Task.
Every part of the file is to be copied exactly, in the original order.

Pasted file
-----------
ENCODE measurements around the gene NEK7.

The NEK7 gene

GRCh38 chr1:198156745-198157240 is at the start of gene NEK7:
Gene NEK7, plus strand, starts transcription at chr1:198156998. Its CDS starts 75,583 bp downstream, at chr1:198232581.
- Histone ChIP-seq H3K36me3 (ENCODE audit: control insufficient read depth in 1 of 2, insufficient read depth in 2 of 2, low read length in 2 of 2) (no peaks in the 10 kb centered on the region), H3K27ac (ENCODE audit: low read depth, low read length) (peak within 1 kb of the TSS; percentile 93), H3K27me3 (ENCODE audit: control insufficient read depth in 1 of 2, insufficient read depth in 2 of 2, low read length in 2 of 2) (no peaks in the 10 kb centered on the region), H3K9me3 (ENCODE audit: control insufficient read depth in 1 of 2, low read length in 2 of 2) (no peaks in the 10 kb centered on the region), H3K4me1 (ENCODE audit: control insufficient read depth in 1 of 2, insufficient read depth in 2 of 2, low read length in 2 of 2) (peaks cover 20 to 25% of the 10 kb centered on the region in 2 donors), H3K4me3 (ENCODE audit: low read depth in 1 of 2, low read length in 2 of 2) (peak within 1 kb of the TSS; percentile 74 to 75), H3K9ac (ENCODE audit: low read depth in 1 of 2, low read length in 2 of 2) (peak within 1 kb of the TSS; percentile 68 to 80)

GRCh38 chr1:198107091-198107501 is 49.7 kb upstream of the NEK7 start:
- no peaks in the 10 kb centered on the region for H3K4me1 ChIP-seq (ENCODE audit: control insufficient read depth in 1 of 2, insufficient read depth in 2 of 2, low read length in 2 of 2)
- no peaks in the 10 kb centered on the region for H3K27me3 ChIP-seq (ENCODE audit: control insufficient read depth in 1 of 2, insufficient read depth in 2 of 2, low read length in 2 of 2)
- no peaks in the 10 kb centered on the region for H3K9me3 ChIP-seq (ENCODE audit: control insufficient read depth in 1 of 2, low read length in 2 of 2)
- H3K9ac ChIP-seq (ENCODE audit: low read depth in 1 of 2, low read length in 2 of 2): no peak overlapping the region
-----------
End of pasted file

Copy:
ENCODE measurements around the gene NEK7.

The NEK7 gene

GRCh38 chr1:198156745-198157240 is at the start of gene NEK7:
Gene NEK7, plus strand, starts transcription at chr1:198156998. Its CDS starts 75,583 bp downstream, at chr1:198232581.
- Histone ChIP-seq H3K36me3 (ENCODE audit: control insufficient read depth in 1 of 2, insufficient read depth in 2 of 2, low read length in 2 of 2) (no peaks in the 10 kb centered on the region), H3K27ac (ENCODE audit: low read depth, low read length) (peak within 1 kb of the TSS; percentile 93), H3K27me3 (ENCODE audit: control insufficient read depth in 1 of 2, insufficient read depth in 2 of 2, low read length in 2 of 2) (no peaks in the 10 kb centered on the region), H3K9me3 (ENCODE audit: control insufficient read depth in 1 of 2, low read length in 2 of 2) (no peaks in the 10 kb centered on the region), H3K4me1 (ENCODE audit: control insufficient read depth in 1 of 2, insufficient read depth in 2 of 2, low read length in 2 of 2) (peaks cover 20 to 25% of the 10 kb centered on the region in 2 donors), H3K4me3 (ENCODE audit: low read depth in 1 of 2, low read length in 2 of 2) (peak within 1 kb of the TSS; percentile 74 to 75), H3K9ac (ENCODE audit: low read depth in 1 of 2, low read length in 2 of 2) (peak within 1 kb of the TSS; percentile 68 to 80)

GRCh38 chr1:198107091-198107501 is 49.7 kb upstream of the NEK7 start:
- no peaks in the 10 kb centered on the region for H3K4me1 ChIP-seq (ENCODE audit: control insufficient read depth in 1 of 2, insufficient read depth in 2 of 2, low read length in 2 of 2)
- no peaks in the 10 kb centered on the region for H3K27me3 ChIP-seq (ENCODE audit: control insufficient read depth in 1 of 2, insufficient read depth in 2 of 2, low read length in 2 of 2)
- no peaks in the 10 kb centered on the region for H3K9me3 ChIP-seq (ENCODE audit: control insufficient read depth in 1 of 2, low read length in 2 of 2)
- H3K9ac ChIP-seq (ENCODE audit: low read depth in 1 of 2, low read length in 2 of 2): no peak overlapping the region